We filtered articles from the GDELT dataset to display only the ones containing references to cyber crime. Then, the data science team clustered them to distill topical themes, in order to identify individual stories, made up of several related articles.
For every day, the guys computed positive and negative sentiment averages, and I was tasked to plot them. I drew big inspiration from Moritz Stefaner's Emoto project - where the overall sentiment of the internet was analysed during the 2012 London Olympics.
The piece uses Poisson-disc distribution to progressively fill each sentiment arc with evenly distributed points, and then applies a Delaunay triangulation to obtain an organic looking tessellation of the space that would highlight the idea of sentiments being organic and changing.
The visualisation is the main focus of the piece - which consists on a dashboard allowing users to choose dates, and two information areas, the above visualisation and a list of stories, akin to tweets.
The stories are thus presented on a continuous scrollable list, on the right hand side of the dashboard, with a title chosen from the titles of the articles that belong to that story cluster.
The stories invite the user to explore more about the topic, and include a list of people, themes and organisations that are involved, drawn from the articles that the cluster algorithm joined together. The user can click these stories and is taken to a story focus page, where she can study the story in detail:
The story page displays the people mentioned in the articles, a tree-map of the themes from the stories, a map with the locations where the stories have taken place, and a list of articles for the user to go off and read.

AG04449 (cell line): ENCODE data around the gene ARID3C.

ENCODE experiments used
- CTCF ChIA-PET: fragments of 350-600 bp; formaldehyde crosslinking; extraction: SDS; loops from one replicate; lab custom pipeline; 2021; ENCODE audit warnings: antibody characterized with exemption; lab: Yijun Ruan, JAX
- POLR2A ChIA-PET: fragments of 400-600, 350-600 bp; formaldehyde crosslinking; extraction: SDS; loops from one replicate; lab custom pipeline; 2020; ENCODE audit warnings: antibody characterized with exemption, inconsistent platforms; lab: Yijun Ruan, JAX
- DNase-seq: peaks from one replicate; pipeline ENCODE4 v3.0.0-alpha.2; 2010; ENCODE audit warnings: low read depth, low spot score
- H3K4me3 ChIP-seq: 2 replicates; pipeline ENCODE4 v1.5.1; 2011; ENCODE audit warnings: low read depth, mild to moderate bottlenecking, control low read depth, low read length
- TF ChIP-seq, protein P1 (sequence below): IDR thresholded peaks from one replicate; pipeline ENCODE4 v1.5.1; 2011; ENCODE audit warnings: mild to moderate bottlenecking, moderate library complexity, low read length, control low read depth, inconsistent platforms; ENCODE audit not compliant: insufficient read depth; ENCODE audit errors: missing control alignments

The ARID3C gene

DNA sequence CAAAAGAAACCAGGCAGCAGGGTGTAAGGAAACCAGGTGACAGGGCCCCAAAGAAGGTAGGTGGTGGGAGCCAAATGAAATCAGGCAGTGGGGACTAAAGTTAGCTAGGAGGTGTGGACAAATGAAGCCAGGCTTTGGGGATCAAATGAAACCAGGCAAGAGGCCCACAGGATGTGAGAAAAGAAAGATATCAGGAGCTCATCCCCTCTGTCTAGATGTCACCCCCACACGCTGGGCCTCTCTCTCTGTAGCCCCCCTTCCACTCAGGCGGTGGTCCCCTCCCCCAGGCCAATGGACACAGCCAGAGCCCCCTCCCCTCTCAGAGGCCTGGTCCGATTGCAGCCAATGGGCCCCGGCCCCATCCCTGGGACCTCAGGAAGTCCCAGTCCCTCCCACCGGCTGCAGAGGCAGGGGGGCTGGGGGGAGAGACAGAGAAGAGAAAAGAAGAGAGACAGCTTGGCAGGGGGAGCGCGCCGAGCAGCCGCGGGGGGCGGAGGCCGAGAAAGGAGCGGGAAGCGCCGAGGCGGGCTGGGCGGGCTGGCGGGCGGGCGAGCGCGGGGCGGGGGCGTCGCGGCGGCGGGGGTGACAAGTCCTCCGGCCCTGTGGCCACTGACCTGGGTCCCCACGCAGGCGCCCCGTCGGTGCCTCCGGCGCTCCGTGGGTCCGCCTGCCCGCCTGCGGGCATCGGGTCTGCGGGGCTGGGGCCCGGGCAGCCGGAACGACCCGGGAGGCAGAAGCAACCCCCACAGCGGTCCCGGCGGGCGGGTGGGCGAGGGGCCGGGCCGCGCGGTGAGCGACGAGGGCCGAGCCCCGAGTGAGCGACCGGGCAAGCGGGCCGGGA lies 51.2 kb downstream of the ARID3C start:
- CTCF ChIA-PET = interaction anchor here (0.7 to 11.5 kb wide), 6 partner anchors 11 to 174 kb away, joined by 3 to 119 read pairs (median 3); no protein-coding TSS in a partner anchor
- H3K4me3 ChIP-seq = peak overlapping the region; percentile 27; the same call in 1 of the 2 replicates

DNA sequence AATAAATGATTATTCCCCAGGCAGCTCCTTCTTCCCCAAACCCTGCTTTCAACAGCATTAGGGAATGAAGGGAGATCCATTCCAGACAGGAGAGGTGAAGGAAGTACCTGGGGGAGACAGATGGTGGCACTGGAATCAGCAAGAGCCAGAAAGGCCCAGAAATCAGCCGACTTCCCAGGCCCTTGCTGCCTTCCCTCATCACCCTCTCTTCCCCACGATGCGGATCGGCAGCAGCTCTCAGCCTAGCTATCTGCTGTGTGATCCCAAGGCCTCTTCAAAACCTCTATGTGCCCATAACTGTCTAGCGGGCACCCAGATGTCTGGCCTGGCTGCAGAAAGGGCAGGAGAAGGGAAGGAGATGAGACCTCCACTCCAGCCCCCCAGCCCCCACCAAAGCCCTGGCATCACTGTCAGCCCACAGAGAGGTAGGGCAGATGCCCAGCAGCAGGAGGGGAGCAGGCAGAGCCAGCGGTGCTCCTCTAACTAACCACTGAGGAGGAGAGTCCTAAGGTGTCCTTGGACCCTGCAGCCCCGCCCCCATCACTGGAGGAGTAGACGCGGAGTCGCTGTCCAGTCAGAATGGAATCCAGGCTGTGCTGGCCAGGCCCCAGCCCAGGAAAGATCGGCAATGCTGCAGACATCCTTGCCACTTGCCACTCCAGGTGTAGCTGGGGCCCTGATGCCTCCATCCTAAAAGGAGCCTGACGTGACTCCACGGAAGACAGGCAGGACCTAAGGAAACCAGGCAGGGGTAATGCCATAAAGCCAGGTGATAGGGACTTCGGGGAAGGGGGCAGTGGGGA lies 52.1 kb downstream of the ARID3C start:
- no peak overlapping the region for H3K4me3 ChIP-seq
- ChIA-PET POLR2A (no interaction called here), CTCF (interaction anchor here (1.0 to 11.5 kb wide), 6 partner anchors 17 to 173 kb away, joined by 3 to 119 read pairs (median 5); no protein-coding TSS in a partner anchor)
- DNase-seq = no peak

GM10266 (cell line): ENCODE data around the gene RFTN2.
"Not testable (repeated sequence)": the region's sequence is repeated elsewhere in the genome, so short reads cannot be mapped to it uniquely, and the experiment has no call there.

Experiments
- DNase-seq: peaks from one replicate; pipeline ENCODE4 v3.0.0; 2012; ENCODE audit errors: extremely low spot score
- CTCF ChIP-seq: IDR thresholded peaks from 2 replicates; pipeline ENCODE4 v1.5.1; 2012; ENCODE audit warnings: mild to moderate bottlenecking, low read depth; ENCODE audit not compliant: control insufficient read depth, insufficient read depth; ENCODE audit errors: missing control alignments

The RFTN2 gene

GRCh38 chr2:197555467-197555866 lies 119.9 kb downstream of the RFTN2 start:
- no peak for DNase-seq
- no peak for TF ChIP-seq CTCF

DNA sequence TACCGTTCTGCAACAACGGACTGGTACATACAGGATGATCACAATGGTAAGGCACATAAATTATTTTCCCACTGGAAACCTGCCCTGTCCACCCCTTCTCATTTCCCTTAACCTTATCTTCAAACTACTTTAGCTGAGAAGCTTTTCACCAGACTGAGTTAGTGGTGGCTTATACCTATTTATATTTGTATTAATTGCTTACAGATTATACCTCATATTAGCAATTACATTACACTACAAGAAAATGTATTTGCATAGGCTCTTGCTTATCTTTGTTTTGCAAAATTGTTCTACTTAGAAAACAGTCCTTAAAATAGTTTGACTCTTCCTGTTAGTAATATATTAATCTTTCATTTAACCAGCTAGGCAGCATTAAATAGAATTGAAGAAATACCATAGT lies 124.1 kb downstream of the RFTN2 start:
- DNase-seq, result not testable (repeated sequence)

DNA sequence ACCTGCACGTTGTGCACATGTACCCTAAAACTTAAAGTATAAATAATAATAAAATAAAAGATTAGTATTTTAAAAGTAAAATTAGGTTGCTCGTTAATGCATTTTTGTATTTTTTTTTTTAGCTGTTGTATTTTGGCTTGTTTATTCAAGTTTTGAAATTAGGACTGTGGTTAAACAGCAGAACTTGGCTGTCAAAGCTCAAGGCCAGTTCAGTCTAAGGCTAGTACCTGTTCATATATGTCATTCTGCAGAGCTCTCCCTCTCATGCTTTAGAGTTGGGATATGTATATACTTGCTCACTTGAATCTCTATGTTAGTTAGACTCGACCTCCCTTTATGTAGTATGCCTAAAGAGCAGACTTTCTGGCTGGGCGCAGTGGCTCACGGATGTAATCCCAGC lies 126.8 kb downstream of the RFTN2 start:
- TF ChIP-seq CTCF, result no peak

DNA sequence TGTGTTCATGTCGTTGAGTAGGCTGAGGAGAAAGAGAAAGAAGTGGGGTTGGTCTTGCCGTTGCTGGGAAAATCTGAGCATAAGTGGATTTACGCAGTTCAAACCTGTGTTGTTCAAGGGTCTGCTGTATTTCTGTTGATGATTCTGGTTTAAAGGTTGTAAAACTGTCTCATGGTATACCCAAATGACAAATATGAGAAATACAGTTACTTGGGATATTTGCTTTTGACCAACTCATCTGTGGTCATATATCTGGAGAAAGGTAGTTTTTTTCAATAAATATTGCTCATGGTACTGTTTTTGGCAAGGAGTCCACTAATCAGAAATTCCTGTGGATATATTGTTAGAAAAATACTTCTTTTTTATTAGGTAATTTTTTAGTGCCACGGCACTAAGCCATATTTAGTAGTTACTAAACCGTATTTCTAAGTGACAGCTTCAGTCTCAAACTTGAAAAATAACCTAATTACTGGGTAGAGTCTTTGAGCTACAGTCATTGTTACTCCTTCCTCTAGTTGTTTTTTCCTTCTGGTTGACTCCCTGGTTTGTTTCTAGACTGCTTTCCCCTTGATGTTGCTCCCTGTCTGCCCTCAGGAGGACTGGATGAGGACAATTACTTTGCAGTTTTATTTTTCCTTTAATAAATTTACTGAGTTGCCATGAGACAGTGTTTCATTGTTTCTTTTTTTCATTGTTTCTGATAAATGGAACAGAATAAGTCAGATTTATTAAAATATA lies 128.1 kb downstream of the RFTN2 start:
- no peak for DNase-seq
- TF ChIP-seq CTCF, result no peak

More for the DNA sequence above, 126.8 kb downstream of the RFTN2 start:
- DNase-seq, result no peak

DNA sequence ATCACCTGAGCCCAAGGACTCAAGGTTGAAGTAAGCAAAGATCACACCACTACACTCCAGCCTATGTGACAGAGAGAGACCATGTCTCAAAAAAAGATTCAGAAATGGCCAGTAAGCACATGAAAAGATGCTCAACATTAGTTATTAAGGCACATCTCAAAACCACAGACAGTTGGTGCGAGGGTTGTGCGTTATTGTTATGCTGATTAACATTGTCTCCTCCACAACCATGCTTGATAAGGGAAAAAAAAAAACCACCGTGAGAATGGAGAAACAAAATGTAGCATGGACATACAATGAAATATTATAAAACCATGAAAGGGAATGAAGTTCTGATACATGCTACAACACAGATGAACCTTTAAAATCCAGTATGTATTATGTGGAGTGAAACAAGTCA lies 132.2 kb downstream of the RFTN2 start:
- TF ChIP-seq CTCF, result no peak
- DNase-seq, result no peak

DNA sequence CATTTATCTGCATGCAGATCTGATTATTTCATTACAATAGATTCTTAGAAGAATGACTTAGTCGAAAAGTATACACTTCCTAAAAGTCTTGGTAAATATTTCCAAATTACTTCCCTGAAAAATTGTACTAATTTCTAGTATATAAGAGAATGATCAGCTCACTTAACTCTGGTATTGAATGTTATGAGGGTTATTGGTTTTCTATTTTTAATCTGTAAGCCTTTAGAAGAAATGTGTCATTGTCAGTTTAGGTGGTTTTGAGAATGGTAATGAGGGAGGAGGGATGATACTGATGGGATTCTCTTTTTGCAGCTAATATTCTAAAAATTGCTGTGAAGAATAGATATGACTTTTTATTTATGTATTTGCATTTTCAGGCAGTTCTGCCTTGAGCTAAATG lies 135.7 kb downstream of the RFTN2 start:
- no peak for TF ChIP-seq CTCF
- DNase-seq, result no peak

GDELT does not provide images for the people that are mentioned on the themes, so i wrote a node.js express app that adds routes to allow to add <img> tags with an src that directly points to a bing search. The images are cached (obviously) but if a new one is found, an API query is sent to bing images with a new one. The search is tailored so that portrait images are always returned. The result is 90% good.
The picture collage has the effect of instantly inviting the user to connect the people in the pictures to a theme, and users instantly relate to this. The only downside is that sometimes the GDELT data set identifies places as people, which in turn get translated to strange portraits, so a certain degree of editorial eye was required.
One of the requirements of the dashboard was to display a map of the locations where the articles had taken place. Instead of displaying a flat square projection, I decided to used an orthographic projection to provide a 3D effect with an orbiting globe. The result is surprisingly performant on desktops, although it would need an alternative in phones (i.e. maybe render it on canvas), as the orbiting animation runs very slow on my Nexus 5:
Tools used (in no particular order):
- Gulp for tasks (first time using it over grunt, I like it, but the watch task needs to stop dying every time i forget to add a comma to my JS!)
- Browserify for dependencies in the browser. NPM >> Bower for sure, although i had a few headaches getting some things to work (nudge nudge masonry)
- React - it's just so quick to sketch things, evolve designs, etc.
- D3 - well yeah.
Thanks for reading, you can have a look at it here